== zed tan ==

Speak Simply: HER by Spike Jonze

AI Artificial Intelligence Cinema Her Her Film Op-Ed Plato's Cave Speak Simply Spike Jonze


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When I left the theatre, I heard the people next to me telling each other that they had “mixed feelings” about her. Granted, we’re probably not used to omniscient AI being portrayed in films as benevolent (and when they are, they’re given very human bodies 1), much less loving and capable of being loved.

Boy meets Boy, in Space.

But I won’t full-throttle into Wot-I-Think about her here. That will come perhaps at some other time. Instead, here’s a piece — rather quickly thrown together — about considering a few questions that perhaps were a little difficult to pin down while you were watching it:

1. What are feelings?

This one is perhaps a little obvious (and might seem like a stupid question to some of you, but stick around, I promise it’ll be good), given that her is practically an essay about what it means to have “real” feelings.

But first off: we have to toss the question of what “real” things are. It is a question that we have never been able to answer, a problem articulated and left unsolved since cogito ergo sum. I would like to venture that we will never be able to answer that question, and that even if we do, the answer won’t matter. But that’s another argument for another time.

So how would we even begin thinking about what are feelings?

One answer could be that they’re chemically triggered neural responses to environmental stimuli. Which means that they can be manipulated, manufactured, and technically bottled. Consider antidepressants, alcohol, oysters even. Are the feelings produced by consuming these any less significant? Does having to take a pill to be happy make that happiness any less valid?

Another answer could be that feelings are how we process the world (note that it’s not an answer that is mutually exclusive with the above answer). There are some things that we experience viscerally, some things that come to us before words and beyond words. As “Samantha” puts it, some of this stuff is “post-verbal”, and throughout the film you have Theodore and Samantha constantly having to “think about things”, about having to have time to themselves to “think” about their feelings. But perhaps it’s not so much of “thinking” about their feelings that they’re doing, but letting their minds process environmental stimuli through feelings. That is to say, feelings are not only ends in themselves, but also mechanisms through which we process “post-verbal” data. Only when the feelings have run their course can Theodore and Samantha bring whatever has come out of these processes and talk about them.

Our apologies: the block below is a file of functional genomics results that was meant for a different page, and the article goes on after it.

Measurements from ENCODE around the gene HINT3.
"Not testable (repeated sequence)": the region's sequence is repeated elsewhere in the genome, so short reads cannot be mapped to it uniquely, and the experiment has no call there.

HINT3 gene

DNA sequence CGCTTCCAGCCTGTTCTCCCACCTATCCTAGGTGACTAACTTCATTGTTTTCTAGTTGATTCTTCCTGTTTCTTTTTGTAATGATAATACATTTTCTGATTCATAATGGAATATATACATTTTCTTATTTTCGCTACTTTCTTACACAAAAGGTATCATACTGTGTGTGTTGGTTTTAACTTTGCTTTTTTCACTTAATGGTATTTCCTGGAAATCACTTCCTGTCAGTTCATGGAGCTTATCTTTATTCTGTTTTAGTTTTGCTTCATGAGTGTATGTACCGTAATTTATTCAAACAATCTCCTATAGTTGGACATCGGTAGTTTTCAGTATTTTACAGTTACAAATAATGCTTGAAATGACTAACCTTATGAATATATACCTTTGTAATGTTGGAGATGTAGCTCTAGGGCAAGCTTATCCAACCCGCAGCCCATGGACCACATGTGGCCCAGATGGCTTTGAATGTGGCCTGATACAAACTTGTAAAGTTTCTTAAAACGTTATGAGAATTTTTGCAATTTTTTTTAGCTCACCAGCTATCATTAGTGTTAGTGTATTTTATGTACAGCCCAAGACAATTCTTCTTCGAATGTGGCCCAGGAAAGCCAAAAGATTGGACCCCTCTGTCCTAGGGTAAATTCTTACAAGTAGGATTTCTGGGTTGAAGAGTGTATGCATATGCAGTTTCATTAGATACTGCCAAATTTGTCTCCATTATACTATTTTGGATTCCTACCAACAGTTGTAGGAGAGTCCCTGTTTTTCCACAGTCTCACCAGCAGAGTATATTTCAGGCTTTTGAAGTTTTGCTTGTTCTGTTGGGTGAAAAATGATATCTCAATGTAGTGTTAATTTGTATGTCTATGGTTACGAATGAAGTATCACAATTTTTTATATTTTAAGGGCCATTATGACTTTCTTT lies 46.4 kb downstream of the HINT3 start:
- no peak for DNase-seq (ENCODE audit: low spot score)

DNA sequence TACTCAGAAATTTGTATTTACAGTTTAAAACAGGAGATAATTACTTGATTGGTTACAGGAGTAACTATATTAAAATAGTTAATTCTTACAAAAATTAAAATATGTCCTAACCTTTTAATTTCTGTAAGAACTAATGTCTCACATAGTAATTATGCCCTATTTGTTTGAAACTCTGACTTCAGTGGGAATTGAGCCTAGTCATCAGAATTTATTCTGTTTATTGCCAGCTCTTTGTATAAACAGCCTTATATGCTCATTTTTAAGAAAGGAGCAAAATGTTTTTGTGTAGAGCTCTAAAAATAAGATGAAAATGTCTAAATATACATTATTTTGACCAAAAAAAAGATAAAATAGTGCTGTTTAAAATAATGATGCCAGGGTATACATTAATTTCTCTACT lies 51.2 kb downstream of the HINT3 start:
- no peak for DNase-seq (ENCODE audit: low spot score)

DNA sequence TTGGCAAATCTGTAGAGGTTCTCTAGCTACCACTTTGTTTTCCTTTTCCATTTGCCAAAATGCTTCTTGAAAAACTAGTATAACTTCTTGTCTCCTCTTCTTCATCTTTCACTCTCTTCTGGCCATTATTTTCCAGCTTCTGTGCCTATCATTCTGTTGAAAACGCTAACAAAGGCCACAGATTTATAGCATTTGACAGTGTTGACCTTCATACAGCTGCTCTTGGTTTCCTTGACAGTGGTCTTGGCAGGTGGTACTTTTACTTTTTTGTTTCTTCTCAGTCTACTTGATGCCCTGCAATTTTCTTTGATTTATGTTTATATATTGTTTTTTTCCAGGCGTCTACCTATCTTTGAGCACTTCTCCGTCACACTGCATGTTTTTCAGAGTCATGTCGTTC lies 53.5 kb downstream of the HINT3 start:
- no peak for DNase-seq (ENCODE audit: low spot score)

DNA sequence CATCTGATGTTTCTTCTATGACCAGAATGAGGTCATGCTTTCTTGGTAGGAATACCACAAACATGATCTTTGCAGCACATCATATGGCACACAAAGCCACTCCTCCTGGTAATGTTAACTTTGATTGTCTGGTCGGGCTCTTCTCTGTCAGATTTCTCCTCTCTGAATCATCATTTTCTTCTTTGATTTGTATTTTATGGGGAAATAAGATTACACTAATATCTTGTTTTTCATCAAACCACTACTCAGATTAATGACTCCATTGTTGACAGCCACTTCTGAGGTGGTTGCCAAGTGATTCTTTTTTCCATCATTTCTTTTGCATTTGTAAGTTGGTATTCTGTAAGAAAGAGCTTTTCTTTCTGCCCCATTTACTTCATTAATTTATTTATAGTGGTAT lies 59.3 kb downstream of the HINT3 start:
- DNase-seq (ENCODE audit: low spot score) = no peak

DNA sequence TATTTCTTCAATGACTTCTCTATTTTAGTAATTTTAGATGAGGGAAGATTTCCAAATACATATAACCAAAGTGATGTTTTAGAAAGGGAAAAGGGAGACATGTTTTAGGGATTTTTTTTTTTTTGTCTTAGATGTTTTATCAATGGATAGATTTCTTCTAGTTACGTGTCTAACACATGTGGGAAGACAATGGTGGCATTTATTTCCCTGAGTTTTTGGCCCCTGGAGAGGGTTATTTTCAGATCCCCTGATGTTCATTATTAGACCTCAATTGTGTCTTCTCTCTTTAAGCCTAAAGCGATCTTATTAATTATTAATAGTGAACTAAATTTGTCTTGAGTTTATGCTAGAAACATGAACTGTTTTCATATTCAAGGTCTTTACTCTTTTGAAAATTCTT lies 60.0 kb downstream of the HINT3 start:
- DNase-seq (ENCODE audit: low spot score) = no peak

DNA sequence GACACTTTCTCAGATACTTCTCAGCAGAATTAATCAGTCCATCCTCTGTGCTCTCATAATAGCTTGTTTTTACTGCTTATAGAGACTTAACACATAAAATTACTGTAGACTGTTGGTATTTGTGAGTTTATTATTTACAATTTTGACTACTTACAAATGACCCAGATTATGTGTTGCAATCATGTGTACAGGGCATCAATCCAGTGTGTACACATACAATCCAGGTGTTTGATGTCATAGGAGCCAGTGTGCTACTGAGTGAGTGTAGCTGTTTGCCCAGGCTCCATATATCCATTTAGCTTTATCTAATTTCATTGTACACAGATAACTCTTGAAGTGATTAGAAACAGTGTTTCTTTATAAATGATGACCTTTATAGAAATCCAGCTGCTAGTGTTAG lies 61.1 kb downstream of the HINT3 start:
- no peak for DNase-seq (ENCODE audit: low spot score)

These are only a few of the things about feelings to get you started. Feelings are so many more things, and there are many questions we could explore (such as what is the feeling “happiness”, or “love”?), but we’ll leave it at that for the moment. It is unfairly reductive to keep our conception of “meaning” to just the two points above, but this is something that I’d rather leave to the reader to figure out for themselves, because one more other thing about feelings is that they are personal — Samantha can empathise with how Theodore is feeling, but she will never be privy to them. Sharing feelings only exists in metaphor.

2. What does feeling something mean? What does not feeling something mean?

This is quite a different question from “what is?” Consider the difference between “what is happiness” and “what does it mean to feel happy”. Both are fundamentally different questions: when we ask what it “means” to have something, we are asking questions not about the property of the “something”, but what the property of the “something” has come to, at the risk of oversimplifying things, characterise in a person or thing. In Samantha’s case, what does it mean for an AI to “feel” sadness, pain, or love?

It is hard to get past what it means for something other than a human to “feel”. For a very long time, animals were considered non-sentient, incapable of feelings or cognition of any sort. The cartesian conception of animals was that they were literal machines, with many tiny moving parts. Which is a curious metaphor, considering that we are dealing with the same questions when it comes to machines now2.

So again — to bring this back to the film — what does feeling something mean? When you feel something, you understand that it’s a certain response that you have to the stimuli you are confronted with. So you’ll assume that it’s the same for the next human, because we suppose all humans “feel” the same way. So you have feelings, and you’re human. The next person says he or she has feelings, and that person is human as well. Therefore, all humans have feelings. Right? Sounds right. So if animals have feelings, eg they can feel pain, hostility (or what we interpret as hostility) etc, does that mean they’re human in some way or another (I don’t mean this as a debate on creationism. But also, consider that the human’s DNA is 50% identical to that of a banana’s (not that DNA=feelings, but you get what I mean))? Which brings me to:

3. What does it mean to be human?